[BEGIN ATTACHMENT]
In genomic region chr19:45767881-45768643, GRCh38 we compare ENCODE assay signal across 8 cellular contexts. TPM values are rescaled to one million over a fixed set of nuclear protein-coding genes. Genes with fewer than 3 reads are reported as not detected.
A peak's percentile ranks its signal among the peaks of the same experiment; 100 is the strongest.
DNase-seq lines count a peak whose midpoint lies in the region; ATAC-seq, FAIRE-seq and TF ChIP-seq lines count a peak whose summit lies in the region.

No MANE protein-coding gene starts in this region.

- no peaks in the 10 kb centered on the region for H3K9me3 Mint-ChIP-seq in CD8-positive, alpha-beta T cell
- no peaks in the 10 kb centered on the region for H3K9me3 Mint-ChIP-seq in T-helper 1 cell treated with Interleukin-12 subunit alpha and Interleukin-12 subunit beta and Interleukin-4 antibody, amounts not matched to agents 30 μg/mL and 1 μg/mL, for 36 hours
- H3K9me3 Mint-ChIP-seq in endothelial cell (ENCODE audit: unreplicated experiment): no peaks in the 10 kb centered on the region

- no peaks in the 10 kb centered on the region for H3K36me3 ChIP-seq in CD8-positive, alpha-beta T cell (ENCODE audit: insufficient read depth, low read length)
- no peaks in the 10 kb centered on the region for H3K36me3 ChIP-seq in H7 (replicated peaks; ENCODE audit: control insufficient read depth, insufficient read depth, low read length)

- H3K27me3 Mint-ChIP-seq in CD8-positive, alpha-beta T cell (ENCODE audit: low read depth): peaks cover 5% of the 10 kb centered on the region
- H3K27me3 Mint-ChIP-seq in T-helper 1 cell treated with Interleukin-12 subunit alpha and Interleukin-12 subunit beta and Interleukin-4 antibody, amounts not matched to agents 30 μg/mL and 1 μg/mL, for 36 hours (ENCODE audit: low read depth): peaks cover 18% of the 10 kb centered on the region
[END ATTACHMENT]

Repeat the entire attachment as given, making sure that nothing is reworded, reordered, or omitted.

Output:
In genomic region chr19:45767881-45768643, GRCh38 we compare ENCODE assay signal across 8 cellular contexts. TPM values are rescaled to one million over a fixed set of nuclear protein-coding genes. Genes with fewer than 3 reads are reported as not detected.
A peak's percentile ranks its signal among the peaks of the same experiment; 100 is the strongest.
DNase-seq lines count a peak whose midpoint lies in the region; ATAC-seq, FAIRE-seq and TF ChIP-seq lines count a peak whose summit lies in the region.

No MANE protein-coding gene starts in this region.

- no peaks in the 10 kb centered on the region for H3K9me3 Mint-ChIP-seq in CD8-positive, alpha-beta T cell
- no peaks in the 10 kb centered on the region for H3K9me3 Mint-ChIP-seq in T-helper 1 cell treated with Interleukin-12 subunit alpha and Interleukin-12 subunit beta and Interleukin-4 antibody, amounts not matched to agents 30 μg/mL and 1 μg/mL, for 36 hours
- H3K9me3 Mint-ChIP-seq in endothelial cell (ENCODE audit: unreplicated experiment): no peaks in the 10 kb centered on the region

- no peaks in the 10 kb centered on the region for H3K36me3 ChIP-seq in CD8-positive, alpha-beta T cell (ENCODE audit: insufficient read depth, low read length)
- no peaks in the 10 kb centered on the region for H3K36me3 ChIP-seq in H7 (replicated peaks; ENCODE audit: control insufficient read depth, insufficient read depth, low read length)

- H3K27me3 Mint-ChIP-seq in CD8-positive, alpha-beta T cell (ENCODE audit: low read depth): peaks cover 5% of the 10 kb centered on the region
- H3K27me3 Mint-ChIP-seq in T-helper 1 cell treated with Interleukin-12 subunit alpha and Interleukin-12 subunit beta and Interleukin-4 antibody, amounts not matched to agents 30 μg/mL and 1 μg/mL, for 36 hours (ENCODE audit: low read depth): peaks cover 18% of the 10 kb centered on the region